Now Exception #2 to 725,130(A) may come into play and would allow someone to re-classify the circuit as a class 1 and follow the rules of a class 1 circuit which would allow the conductors in the same raceway with power conductors provided that they are functionally related.
    That means re-classifying the entire control circuit to a class 1 circuit. The class 2 thermostat, and any class 2 cables used are the biggest problems, they will all need to be changed to class 1 products/methods.

    Quote Originally Posted by the blur View Post
    I just saw a job where an HVAC contractor stuffed ROMEX into seal tight on a roof top. and then ran the seal tight through the roof, to the junction box under the roof. One of those mr. slim a/c units. And you can't argue with the HVAC guys.
    You want to stop HVAC guys from doing these installs - let the electrical AHJ deal with them. Getting fined for working without license or permits from electrical AHJ will stop these installs faster than anything you do.

  7. #7
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    Around here, the building dept doesn't deal with electrical work. all electrical inpsections are done by privately owned UL inspection companies. The building dept handles plumbing inspections, but not drywell inspections. It's very complex to get a CO on a construction job.

  8. #8
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    Quote Originally Posted by augie47 View Post
    I think there is a chance the fault current will flow through the refregirent copper lines.

    As I understgand it, Art 725 prohibits the low voltage controls being mixed with the power.
    725 prohibits Class 2 and 3 circuits from being installed in the same raceway with power and lighting conductors, but a Class 1 circuit that is functionally associated with the equipment and run with a Chapter 3 wiring method can be in the same raceway.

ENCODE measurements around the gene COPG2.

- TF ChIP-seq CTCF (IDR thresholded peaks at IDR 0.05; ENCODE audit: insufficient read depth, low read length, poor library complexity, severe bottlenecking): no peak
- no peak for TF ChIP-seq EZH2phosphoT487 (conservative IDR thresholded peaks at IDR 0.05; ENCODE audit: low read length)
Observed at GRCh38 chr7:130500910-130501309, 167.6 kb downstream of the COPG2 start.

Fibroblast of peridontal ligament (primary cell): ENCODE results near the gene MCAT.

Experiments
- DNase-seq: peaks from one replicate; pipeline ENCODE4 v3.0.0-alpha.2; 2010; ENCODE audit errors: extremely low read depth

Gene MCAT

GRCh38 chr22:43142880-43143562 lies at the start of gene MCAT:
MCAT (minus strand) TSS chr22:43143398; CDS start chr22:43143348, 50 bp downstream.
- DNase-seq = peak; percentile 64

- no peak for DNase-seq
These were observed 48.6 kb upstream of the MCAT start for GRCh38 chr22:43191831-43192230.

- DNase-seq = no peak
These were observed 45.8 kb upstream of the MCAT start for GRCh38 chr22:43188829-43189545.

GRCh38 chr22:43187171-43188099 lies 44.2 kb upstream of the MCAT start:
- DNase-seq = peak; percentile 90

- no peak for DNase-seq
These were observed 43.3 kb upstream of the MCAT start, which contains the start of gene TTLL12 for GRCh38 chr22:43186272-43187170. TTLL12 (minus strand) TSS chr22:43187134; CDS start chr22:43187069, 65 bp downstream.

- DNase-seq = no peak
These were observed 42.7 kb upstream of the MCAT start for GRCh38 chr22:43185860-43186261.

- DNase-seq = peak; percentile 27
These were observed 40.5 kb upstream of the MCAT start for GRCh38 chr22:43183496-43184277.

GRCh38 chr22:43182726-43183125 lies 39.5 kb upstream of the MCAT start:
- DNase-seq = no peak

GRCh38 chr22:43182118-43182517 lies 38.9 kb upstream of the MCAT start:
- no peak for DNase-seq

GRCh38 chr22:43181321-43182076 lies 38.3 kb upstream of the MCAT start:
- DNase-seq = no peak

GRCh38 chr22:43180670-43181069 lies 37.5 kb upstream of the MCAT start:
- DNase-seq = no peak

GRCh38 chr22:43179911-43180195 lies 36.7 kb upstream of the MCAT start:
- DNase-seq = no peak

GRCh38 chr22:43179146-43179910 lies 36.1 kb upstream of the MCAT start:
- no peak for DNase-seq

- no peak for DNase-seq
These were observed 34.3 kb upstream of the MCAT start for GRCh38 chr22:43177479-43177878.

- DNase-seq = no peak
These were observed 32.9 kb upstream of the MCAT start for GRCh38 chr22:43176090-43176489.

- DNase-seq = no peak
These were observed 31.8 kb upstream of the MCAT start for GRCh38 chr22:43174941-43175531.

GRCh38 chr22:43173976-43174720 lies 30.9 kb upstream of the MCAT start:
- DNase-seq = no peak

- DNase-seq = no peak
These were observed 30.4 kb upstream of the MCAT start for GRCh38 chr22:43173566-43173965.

Chris

  9. #9
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    Quote Originally Posted by kwired View Post
    That means re-classifying the entire control circuit to a class 1 circuit. The class 2 thermostat, and any class 2 cables used are the biggest problems, they will all need to be changed to class 1 products/methods
    Correct, to use the exception you must remark the power supply source as a class 1 and wire the entire circuit with a Chapter 3 wiring method.

    Chris

  10. #10
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    I'm a bit confused .... maybe it's my ignorance showing ...

    What's with all the references to 725? The scope of 725 is 'circuits that are not an integral part of the appliance.' I submit that the thermostat line IS an integral part of the appliance (try operating the system without one), so 725 is irrelevant.

    From a technical standpoint, the thermostat / control wire needs to carry some current to operate a relay; the minor amount of induced voltage that would fool a PLC isn't going to operate the relay on the circuit board. Same wiring as the power circuit? You want to show me the 10-conductor romex, or the fitting on the thermostat to accept the conduit?

    This is not simply a moot point. With the increasing use of 'mini-split' systems, ther will be more instances of the thermostat/ control wire following the same path as the power wire. (In mini-splits, the indoor units often get their power direct from the outdoor unit, and these wires accompany / parallel the line sets to the indoor units).